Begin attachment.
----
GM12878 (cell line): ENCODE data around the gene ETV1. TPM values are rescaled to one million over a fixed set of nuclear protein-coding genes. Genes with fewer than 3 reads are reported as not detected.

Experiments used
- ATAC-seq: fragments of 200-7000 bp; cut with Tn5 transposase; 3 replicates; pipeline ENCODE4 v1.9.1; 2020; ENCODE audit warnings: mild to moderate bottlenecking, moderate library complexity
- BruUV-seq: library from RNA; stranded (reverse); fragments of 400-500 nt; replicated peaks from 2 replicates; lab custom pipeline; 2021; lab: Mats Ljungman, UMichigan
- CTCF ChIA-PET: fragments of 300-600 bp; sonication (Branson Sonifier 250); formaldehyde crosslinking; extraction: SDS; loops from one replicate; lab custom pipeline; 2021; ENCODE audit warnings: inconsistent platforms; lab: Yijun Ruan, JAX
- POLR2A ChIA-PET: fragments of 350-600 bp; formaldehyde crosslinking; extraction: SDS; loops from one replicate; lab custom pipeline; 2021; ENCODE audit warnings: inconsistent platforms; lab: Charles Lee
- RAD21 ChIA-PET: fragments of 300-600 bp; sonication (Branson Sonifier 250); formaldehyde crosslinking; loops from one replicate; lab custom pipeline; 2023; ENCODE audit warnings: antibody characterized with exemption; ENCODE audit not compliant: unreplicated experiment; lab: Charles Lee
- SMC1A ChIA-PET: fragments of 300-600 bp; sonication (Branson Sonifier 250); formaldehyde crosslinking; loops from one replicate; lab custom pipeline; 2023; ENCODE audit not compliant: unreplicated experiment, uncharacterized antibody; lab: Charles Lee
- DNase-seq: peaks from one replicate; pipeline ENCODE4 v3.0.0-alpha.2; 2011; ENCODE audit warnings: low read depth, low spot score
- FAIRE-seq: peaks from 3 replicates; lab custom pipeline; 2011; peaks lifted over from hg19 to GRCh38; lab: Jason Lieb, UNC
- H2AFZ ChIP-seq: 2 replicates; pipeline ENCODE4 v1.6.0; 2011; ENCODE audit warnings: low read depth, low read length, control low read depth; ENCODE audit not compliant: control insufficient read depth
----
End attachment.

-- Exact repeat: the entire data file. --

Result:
GM12878 (cell line): ENCODE data around the gene ETV1. TPM values are rescaled to one million over a fixed set of nuclear protein-coding genes. Genes with fewer than 3 reads are reported as not detected.

Experiments used
- ATAC-seq: fragments of 200-7000 bp; cut with Tn5 transposase; 3 replicates; pipeline ENCODE4 v1.9.1; 2020; ENCODE audit warnings: mild to moderate bottlenecking, moderate library complexity
- BruUV-seq: library from RNA; stranded (reverse); fragments of 400-500 nt; replicated peaks from 2 replicates; lab custom pipeline; 2021; lab: Mats Ljungman, UMichigan
- CTCF ChIA-PET: fragments of 300-600 bp; sonication (Branson Sonifier 250); formaldehyde crosslinking; extraction: SDS; loops from one replicate; lab custom pipeline; 2021; ENCODE audit warnings: inconsistent platforms; lab: Yijun Ruan, JAX
- POLR2A ChIA-PET: fragments of 350-600 bp; formaldehyde crosslinking; extraction: SDS; loops from one replicate; lab custom pipeline; 2021; ENCODE audit warnings: inconsistent platforms; lab: Charles Lee
- RAD21 ChIA-PET: fragments of 300-600 bp; sonication (Branson Sonifier 250); formaldehyde crosslinking; loops from one replicate; lab custom pipeline; 2023; ENCODE audit warnings: antibody characterized with exemption; ENCODE audit not compliant: unreplicated experiment; lab: Charles Lee
- SMC1A ChIA-PET: fragments of 300-600 bp; sonication (Branson Sonifier 250); formaldehyde crosslinking; loops from one replicate; lab custom pipeline; 2023; ENCODE audit not compliant: unreplicated experiment, uncharacterized antibody; lab: Charles Lee
- DNase-seq: peaks from one replicate; pipeline ENCODE4 v3.0.0-alpha.2; 2011; ENCODE audit warnings: low read depth, low spot score
- FAIRE-seq: peaks from 3 replicates; lab custom pipeline; 2011; peaks lifted over from hg19 to GRCh38; lab: Jason Lieb, UNC
- H2AFZ ChIP-seq: 2 replicates; pipeline ENCODE4 v1.6.0; 2011; ENCODE audit warnings: low read depth, low read length, control low read depth; ENCODE audit not compliant: control insufficient read depth